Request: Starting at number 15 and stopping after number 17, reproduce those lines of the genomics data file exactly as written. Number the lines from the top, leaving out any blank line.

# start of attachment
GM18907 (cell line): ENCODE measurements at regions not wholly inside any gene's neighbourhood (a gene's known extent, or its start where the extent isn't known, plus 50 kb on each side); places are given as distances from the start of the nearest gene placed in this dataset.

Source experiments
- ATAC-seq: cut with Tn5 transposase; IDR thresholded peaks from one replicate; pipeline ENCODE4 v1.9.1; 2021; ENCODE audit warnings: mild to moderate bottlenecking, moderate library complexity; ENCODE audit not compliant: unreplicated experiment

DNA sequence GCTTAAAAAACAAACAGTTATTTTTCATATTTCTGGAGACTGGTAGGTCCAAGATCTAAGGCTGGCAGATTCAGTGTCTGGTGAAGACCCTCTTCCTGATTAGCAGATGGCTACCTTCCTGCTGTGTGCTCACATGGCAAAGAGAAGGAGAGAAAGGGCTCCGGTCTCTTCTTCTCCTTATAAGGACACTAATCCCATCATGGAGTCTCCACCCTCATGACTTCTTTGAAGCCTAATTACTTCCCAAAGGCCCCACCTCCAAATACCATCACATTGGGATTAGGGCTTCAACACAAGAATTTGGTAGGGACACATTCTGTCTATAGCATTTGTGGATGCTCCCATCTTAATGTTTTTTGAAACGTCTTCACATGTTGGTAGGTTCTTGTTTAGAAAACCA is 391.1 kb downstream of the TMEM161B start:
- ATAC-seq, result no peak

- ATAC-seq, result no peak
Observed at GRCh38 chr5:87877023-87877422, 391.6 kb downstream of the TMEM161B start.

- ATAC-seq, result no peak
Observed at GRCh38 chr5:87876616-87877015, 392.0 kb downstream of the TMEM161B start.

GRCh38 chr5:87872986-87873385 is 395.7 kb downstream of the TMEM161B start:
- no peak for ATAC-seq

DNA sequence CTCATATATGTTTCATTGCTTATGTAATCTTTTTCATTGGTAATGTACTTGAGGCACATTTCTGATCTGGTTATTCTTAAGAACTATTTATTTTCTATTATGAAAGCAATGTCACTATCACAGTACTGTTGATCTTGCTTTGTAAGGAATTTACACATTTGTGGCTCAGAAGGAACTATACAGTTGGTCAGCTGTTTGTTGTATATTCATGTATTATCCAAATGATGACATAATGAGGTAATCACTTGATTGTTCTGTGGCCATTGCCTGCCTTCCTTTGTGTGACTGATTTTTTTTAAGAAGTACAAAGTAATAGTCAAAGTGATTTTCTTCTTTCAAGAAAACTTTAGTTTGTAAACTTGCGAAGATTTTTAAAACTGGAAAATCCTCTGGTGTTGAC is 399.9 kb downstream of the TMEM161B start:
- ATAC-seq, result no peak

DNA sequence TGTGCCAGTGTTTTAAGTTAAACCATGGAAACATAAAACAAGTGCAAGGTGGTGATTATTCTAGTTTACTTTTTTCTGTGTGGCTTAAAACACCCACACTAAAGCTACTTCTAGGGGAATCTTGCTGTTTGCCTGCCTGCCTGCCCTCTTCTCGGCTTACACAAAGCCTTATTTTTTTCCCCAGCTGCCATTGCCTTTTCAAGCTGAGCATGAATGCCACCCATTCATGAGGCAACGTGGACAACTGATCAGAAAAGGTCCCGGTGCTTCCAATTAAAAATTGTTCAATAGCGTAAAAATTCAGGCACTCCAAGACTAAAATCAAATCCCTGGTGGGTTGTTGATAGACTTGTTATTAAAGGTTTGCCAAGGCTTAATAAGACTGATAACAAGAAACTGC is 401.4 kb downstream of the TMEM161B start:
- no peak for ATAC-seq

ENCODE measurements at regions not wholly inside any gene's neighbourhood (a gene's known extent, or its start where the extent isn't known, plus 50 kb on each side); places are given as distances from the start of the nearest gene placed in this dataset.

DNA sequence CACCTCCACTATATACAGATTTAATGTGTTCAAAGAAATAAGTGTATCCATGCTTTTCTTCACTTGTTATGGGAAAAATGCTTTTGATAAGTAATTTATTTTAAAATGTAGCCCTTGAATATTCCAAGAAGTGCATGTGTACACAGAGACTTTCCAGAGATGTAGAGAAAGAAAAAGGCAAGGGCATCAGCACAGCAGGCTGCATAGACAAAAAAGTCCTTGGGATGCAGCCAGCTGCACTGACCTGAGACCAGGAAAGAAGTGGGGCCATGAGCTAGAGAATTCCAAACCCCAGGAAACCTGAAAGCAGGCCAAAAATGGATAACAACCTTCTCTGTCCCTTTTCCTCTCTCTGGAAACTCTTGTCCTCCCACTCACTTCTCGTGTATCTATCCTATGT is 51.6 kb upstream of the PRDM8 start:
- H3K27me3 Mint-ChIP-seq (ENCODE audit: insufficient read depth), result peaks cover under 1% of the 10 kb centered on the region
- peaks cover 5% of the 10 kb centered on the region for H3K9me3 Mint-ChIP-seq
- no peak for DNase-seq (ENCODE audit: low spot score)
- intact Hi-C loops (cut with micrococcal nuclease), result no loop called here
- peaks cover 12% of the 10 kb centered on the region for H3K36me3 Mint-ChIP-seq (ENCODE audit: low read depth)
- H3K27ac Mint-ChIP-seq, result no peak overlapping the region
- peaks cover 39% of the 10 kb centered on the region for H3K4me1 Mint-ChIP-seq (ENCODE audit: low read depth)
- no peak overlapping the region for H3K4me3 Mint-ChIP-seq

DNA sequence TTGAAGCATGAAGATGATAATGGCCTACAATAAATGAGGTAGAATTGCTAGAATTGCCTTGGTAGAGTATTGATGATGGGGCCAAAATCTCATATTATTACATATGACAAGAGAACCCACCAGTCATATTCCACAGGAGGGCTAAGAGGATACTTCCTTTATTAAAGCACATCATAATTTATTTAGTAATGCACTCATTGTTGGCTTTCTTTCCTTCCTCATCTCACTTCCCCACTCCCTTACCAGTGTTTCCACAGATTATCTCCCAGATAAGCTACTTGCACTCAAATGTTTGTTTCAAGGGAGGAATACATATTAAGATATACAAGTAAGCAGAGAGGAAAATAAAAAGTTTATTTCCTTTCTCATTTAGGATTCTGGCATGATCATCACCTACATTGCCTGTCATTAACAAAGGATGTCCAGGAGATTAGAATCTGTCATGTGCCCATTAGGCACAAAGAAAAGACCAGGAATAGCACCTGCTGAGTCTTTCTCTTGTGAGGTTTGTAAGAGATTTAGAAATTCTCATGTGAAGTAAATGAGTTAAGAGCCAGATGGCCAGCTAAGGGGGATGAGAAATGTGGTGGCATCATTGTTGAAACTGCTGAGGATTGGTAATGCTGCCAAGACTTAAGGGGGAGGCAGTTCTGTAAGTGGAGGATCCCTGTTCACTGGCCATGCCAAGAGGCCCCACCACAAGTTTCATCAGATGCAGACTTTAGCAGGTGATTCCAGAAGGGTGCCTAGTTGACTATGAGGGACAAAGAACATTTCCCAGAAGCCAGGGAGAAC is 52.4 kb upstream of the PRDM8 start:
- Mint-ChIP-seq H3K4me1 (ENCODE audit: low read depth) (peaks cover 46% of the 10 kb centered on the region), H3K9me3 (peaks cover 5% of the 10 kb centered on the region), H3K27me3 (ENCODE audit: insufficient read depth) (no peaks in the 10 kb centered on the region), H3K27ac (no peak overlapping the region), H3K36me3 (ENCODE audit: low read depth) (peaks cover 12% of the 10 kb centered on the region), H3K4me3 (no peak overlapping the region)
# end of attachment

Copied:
- no peak for ATAC-seq

ENCODE measurements at regions not wholly inside any gene's neighbourhood (a gene's known extent, or its start where the extent isn't known, plus 50 kb on each side); places are given as distances from the start of the nearest gene placed in this dataset.

DNA sequence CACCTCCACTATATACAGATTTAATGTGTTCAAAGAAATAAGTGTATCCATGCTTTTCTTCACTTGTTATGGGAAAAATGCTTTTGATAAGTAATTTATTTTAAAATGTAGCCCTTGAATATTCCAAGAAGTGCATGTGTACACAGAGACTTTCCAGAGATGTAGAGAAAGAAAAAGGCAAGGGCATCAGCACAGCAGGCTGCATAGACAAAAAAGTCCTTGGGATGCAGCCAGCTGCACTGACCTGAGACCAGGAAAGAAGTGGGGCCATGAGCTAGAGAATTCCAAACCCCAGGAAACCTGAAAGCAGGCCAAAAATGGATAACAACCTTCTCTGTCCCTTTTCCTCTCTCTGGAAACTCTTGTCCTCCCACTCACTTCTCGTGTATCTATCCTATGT is 51.6 kb upstream of the PRDM8 start: